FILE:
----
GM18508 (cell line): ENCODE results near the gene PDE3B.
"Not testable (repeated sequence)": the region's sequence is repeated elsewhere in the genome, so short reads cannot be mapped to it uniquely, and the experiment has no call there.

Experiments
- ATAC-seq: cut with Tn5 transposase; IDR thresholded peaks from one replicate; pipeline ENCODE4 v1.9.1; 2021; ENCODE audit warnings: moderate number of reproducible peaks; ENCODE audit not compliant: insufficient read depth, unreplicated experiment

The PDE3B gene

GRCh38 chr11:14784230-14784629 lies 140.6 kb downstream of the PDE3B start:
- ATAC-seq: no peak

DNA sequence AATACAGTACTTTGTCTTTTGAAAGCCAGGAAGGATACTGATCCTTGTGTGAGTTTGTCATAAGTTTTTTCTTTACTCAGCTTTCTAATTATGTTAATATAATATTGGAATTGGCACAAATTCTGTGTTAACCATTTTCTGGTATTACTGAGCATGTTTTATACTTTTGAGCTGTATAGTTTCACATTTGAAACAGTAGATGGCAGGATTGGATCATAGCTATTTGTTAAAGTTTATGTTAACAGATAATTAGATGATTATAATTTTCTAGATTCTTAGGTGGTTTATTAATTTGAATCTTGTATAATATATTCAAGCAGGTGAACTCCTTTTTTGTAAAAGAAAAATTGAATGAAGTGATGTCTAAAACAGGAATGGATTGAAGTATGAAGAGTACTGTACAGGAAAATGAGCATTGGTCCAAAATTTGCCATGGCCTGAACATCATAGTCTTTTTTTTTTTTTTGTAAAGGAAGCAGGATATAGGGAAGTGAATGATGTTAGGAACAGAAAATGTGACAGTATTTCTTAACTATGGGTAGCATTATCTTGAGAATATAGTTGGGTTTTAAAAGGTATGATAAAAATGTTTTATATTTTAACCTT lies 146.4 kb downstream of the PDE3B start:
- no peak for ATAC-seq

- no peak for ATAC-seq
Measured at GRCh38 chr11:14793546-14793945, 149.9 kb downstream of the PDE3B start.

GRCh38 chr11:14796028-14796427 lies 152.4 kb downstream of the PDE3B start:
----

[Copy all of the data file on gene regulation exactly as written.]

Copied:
GM18508 (cell line): ENCODE results near the gene PDE3B.
"Not testable (repeated sequence)": the region's sequence is repeated elsewhere in the genome, so short reads cannot be mapped to it uniquely, and the experiment has no call there.

Experiments
- ATAC-seq: cut with Tn5 transposase; IDR thresholded peaks from one replicate; pipeline ENCODE4 v1.9.1; 2021; ENCODE audit warnings: moderate number of reproducible peaks; ENCODE audit not compliant: insufficient read depth, unreplicated experiment

The PDE3B gene

GRCh38 chr11:14784230-14784629 lies 140.6 kb downstream of the PDE3B start:
- ATAC-seq: no peak

DNA sequence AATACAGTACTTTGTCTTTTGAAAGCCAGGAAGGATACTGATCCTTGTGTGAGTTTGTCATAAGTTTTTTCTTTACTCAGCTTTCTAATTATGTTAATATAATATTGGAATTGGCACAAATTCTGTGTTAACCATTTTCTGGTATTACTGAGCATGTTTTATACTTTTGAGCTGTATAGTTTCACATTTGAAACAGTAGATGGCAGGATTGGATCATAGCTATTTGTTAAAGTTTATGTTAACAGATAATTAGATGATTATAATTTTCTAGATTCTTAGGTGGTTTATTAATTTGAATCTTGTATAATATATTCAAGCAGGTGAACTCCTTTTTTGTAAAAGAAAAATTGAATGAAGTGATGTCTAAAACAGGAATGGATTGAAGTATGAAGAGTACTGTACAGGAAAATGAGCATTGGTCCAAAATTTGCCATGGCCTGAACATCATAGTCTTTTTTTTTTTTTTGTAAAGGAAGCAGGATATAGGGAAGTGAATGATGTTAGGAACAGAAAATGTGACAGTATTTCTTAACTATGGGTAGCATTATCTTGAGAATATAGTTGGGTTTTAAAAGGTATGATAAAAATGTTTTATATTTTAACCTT lies 146.4 kb downstream of the PDE3B start:
- no peak for ATAC-seq

- no peak for ATAC-seq
Measured at GRCh38 chr11:14793546-14793945, 149.9 kb downstream of the PDE3B start.

GRCh38 chr11:14796028-14796427 lies 152.4 kb downstream of the PDE3B start: